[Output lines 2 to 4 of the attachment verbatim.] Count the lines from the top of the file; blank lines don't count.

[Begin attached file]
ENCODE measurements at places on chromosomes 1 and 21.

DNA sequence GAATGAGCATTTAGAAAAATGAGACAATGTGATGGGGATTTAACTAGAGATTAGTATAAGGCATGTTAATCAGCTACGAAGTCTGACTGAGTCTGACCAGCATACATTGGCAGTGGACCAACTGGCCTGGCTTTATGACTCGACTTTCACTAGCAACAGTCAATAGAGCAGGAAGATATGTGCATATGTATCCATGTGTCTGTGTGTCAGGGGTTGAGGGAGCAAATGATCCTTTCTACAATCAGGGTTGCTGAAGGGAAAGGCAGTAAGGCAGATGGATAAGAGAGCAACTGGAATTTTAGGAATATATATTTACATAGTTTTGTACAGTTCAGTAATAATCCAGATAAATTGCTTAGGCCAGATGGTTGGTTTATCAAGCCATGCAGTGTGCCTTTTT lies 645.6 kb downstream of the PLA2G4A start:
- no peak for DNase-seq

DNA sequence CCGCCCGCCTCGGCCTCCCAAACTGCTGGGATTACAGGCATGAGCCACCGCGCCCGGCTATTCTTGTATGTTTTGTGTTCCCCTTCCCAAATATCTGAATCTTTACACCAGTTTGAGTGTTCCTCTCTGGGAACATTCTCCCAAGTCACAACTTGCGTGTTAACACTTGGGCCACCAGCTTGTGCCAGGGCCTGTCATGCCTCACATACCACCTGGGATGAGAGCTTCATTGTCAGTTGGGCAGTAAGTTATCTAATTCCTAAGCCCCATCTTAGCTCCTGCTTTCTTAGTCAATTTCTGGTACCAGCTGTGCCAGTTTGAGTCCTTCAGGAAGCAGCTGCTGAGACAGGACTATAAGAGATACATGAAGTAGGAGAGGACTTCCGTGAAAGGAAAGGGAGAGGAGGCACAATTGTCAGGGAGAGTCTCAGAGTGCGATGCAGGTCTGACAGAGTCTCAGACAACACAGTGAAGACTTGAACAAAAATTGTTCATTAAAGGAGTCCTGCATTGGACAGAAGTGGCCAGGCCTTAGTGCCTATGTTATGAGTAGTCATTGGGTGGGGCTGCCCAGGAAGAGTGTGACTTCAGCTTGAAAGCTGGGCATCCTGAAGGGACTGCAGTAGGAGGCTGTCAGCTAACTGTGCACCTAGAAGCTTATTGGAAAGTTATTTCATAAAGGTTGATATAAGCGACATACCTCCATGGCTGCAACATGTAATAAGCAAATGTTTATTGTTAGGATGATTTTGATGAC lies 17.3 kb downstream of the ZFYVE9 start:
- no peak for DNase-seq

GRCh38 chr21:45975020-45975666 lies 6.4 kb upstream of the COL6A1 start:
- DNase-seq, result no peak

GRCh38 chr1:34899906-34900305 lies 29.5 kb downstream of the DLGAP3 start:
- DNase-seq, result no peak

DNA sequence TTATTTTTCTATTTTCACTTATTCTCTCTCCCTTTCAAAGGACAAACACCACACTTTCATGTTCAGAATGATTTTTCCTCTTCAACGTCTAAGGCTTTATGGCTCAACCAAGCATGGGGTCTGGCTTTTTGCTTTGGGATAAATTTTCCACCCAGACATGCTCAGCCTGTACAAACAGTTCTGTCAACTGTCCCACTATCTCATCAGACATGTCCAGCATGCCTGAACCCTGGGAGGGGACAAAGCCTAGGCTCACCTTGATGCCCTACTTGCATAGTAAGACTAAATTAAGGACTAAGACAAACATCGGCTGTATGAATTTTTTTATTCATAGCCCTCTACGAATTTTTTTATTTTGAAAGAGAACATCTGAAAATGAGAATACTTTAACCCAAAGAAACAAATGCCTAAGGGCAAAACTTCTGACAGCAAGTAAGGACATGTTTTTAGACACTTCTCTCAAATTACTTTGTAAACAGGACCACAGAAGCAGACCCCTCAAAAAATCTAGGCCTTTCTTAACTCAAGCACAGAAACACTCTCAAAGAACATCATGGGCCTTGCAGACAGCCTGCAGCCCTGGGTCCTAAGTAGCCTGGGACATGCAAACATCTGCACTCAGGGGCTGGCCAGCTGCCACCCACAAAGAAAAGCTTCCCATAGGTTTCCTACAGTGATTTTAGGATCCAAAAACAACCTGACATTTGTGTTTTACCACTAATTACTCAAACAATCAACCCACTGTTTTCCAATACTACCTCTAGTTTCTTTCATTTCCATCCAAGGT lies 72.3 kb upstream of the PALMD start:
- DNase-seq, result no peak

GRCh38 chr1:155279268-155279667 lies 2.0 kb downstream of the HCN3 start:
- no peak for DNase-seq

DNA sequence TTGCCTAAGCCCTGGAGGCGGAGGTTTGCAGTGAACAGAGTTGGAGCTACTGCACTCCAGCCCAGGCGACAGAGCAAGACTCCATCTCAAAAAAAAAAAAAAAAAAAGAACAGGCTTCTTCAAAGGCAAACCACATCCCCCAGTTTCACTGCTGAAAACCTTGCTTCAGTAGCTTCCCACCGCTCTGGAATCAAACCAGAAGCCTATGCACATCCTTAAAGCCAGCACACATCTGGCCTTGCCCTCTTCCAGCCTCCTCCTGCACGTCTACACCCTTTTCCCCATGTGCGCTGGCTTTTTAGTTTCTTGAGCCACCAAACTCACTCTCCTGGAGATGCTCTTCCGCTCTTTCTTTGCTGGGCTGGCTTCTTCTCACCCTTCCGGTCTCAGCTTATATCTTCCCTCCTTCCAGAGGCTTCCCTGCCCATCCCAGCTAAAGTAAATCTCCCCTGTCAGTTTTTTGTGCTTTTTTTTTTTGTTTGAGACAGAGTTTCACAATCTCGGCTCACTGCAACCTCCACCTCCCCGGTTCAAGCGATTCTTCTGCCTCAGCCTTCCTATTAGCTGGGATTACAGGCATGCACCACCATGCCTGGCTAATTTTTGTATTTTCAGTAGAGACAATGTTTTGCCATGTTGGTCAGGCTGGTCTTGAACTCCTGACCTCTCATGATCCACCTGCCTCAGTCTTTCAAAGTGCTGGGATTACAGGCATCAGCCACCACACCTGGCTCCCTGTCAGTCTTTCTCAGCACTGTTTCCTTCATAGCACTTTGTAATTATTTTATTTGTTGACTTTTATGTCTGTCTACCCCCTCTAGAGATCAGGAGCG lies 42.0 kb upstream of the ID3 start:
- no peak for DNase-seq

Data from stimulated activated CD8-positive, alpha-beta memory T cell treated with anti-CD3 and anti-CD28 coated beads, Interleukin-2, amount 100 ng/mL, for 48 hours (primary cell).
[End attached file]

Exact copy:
DNA sequence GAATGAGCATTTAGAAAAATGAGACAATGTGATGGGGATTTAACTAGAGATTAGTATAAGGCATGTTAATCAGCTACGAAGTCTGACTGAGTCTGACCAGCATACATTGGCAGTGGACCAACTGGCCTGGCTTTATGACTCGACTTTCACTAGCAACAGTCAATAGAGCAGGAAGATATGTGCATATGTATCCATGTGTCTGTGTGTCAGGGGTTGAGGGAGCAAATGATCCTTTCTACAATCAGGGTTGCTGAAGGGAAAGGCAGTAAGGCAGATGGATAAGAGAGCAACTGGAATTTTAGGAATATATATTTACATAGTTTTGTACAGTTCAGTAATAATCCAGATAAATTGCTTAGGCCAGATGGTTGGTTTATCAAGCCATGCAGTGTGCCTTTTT lies 645.6 kb downstream of the PLA2G4A start:
- no peak for DNase-seq

DNA sequence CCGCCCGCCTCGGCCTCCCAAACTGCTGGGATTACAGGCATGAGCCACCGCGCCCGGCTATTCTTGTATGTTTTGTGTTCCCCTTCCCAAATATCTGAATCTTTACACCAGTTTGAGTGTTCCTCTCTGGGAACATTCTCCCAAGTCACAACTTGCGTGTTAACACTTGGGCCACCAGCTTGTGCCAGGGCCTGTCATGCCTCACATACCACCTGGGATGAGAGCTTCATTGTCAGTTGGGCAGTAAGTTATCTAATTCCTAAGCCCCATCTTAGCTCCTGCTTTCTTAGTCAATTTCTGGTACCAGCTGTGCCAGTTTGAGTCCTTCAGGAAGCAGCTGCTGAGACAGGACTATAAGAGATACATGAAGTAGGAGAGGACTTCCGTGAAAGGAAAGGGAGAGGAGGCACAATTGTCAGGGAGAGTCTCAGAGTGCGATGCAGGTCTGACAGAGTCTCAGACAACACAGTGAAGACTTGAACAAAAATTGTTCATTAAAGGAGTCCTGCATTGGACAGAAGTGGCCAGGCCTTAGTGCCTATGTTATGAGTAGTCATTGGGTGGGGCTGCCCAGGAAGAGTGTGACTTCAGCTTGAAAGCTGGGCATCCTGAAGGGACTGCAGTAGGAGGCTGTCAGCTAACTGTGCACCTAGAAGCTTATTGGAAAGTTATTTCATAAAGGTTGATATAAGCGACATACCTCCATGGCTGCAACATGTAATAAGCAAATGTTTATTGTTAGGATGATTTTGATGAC lies 17.3 kb downstream of the ZFYVE9 start: